The Most Effective Way To Store Your Onions And Garlic So That They Last For Months

Written by Ravi Teja Tadimalla, Professional Certificate In Food, Nutrition & Health  • 

Disclaimer: No onions and garlic were harmed in the making of this post.

I finally realized the similarity between an onion and my girlfriend – both make me cry.

*Just joking, Honey*

Now before my girlfriend reads this and knocks my teeth out, let me quickly get to what I want to talk about.

Onions and garlic, apart from adding flavor to our food (and tears to our eyes), have another trait – they get spoilt quickly if one doesn’t take proper care.

That’s a serious problem, isn’t it? I have spent sleepless nights wondering what on earth one can do to tackle it – until I came across an amazingly-awesomely-simple way of ensuring that the onions and garlic in your kitchen last long. Very long.

I don’t know if you are eager to know about that, but I am way too eager to tell you what that is.

So here you go!

What You Will Need

  • A hole-punch
  • Brown lunch paper bags
  • Paperclips
  • Blemish-free and firm onions and garlic.
  • Goggles. (in case your eyes are too sensitive to onions)
  • And a little patience…

What You Need To Do

  1. The first step is to punch the bags (with the hole-punch, I mean). This can be done any way you wish. You can randomly punch holes on various places on the upper halves of the bags. Or you can do that in an organized fashion. But ideally, the holes are punched by folding the paper bag a few times and then punching in rows.
  1. Now fill the bags with the onions and garlic (either just below or till the first row of punched holes). Fold over the top, label each bag, and use a paperclip to keep it closed.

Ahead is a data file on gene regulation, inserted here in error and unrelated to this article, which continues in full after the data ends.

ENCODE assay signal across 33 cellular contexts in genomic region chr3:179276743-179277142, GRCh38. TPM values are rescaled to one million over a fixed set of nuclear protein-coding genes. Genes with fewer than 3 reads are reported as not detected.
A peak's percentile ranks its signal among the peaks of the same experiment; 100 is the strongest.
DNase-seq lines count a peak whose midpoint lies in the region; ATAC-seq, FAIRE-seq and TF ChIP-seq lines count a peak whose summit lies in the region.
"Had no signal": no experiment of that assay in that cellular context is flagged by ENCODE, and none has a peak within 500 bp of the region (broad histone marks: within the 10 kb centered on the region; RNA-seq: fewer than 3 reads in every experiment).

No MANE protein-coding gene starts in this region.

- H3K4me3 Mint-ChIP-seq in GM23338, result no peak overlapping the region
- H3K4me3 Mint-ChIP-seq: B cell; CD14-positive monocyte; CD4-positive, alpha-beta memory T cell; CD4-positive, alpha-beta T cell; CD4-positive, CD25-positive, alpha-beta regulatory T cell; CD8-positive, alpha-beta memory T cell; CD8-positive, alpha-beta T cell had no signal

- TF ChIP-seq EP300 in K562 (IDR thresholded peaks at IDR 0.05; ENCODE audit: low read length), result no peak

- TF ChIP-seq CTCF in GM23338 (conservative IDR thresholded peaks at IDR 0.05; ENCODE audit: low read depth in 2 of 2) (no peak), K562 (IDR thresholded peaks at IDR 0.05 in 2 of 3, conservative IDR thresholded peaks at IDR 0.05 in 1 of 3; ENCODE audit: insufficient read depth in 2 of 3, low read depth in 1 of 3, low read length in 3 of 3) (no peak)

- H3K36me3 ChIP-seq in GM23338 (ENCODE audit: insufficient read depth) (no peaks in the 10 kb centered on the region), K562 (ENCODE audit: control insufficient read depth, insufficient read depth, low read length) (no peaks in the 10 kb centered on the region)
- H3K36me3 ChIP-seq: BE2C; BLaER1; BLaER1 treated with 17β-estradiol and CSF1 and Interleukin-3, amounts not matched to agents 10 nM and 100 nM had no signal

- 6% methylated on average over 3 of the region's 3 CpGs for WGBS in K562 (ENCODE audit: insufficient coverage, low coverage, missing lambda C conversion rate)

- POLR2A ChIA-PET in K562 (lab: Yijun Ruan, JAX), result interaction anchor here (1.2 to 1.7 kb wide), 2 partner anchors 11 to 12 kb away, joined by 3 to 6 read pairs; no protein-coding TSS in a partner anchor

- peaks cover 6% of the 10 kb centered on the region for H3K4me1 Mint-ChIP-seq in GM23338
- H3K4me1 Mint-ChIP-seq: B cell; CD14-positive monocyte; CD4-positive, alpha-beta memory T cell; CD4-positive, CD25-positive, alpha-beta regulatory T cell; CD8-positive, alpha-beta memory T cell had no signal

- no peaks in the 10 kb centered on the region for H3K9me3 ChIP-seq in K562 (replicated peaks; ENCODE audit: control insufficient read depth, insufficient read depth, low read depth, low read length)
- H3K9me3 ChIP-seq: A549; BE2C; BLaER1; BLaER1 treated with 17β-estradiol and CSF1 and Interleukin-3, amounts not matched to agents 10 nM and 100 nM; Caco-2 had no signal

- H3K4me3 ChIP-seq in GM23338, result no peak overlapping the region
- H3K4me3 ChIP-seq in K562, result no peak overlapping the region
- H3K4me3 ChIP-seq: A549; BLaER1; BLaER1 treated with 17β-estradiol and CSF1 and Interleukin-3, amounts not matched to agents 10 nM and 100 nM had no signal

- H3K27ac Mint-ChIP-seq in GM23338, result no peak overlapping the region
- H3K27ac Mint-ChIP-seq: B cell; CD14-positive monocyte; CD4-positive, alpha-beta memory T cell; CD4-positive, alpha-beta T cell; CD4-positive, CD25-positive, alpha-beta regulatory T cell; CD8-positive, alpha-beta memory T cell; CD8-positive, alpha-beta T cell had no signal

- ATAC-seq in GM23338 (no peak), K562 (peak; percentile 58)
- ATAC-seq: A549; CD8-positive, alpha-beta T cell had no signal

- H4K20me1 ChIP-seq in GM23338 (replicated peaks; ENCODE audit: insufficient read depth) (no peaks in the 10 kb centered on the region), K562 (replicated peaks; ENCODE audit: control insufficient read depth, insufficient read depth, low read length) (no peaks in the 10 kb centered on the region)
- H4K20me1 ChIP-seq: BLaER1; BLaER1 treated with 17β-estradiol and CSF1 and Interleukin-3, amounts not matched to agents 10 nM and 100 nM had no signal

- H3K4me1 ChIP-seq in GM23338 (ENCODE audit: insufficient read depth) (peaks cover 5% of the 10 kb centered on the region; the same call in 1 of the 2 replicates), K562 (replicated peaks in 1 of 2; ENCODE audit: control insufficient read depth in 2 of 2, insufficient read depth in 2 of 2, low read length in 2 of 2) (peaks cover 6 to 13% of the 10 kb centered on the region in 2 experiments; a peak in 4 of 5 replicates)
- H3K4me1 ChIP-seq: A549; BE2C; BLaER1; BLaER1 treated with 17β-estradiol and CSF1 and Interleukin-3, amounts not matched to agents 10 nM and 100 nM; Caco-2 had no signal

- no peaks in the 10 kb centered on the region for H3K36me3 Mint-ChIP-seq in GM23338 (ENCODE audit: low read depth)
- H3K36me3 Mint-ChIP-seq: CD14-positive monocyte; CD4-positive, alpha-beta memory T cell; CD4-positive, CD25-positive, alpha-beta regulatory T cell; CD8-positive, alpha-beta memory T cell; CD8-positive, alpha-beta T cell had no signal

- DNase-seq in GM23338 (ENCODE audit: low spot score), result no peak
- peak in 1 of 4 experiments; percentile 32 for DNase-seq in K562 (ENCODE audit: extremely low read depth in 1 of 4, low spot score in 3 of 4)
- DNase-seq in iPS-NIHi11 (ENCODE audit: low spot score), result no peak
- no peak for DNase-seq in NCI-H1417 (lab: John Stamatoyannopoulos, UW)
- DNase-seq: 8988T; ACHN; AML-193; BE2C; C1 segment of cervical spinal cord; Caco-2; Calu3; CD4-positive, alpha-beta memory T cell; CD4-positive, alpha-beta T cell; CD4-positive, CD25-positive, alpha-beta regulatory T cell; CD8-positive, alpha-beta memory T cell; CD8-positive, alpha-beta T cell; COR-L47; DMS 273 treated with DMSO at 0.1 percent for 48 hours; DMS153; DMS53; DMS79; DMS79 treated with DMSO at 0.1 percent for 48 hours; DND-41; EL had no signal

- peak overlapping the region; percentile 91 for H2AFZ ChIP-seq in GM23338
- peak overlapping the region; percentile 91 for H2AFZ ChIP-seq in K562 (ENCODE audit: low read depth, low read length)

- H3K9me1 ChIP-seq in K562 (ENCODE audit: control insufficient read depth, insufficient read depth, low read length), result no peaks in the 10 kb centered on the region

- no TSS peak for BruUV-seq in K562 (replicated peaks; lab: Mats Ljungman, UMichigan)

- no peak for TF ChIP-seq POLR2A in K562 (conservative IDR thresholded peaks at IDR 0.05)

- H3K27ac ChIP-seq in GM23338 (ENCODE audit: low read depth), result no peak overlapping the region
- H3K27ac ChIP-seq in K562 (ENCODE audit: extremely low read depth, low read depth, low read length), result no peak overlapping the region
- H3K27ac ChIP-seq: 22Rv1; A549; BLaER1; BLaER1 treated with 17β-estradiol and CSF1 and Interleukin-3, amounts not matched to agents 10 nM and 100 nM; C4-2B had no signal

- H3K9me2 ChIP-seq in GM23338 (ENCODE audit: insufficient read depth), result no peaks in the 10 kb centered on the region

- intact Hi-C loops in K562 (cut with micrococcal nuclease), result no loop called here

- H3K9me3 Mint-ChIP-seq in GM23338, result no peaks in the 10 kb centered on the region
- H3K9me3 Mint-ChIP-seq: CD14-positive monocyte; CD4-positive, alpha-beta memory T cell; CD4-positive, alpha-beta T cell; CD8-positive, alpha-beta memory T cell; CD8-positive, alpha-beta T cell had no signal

1. You can store the bags in the same place in your kitchen as before. But make sure they are not crowded to ensure proper ventilation. There must be enough room for the air to circulate in the bags (that is the whole idea of punching the holes, isn’t it?). Also, use the same plastic bins to store the bags in. They help keep the bags orderly and upright, and provide sufficient space for proper air circulation.

There is another method of punching the holes – fold the bag in half lengthwise and punch along one edge. Then turn the bag around and punch along the other edge. By the time you are done, you will have multiple rows of holes for ventilation.

[ Recommended Read: Garlic Oil ]

In most situations, the life of onions and garlic can be extended with this method. But we need to understand that their specific life also depends on certain factors like humidity, light conditions, and temperature of the place where the bags are stored.

The punched paper bag method can extend the life of onions and garlic in your kitchen … only if you remember the following:

1. Potatoes? NO WAY!

Unless you want the onions (and garlic) to spoil at a superhuman… err… super‘onion’ speed, don’t do this. Potatoes have a nasty habit of giving out harmful gases. And what is nastier is these gases accelerate the spoilage of the vegetables that are around them.

2. When It Comes To Temperature, Check. And Double Check.

Dry, dark, and cool (not cold) – that is how the area should be. You can happily store them in your kitchen drawer for up to 3 months.

3. No Plastic Bags

Just imagine this – how would you feel if you have a plastic bag wrapped around your face? Please don’t take offence, but that is what happens to onions too. They get spoilt faster due to lack of air circulation.

So this is what you must remember – do not store onions in plastic bags. Never ever.

[ Recommended Read: Is It Safe To Freeze Food In Plastic Containers ]

4. The Refrigerator Is (Almost) Their Enemy

Storing onions in the refrigerator for extended periods is a big no-no, as the extremely low temperature can soften their texture. And what’s worse – the spoilt onions can impart their flavor on the surrounding produce.

Follow this punched-bag method to keep your onions and garlic fresh for long. And share this post with your near and dear (and far) ones.

Of course, sharing is caring. Isn’t it?

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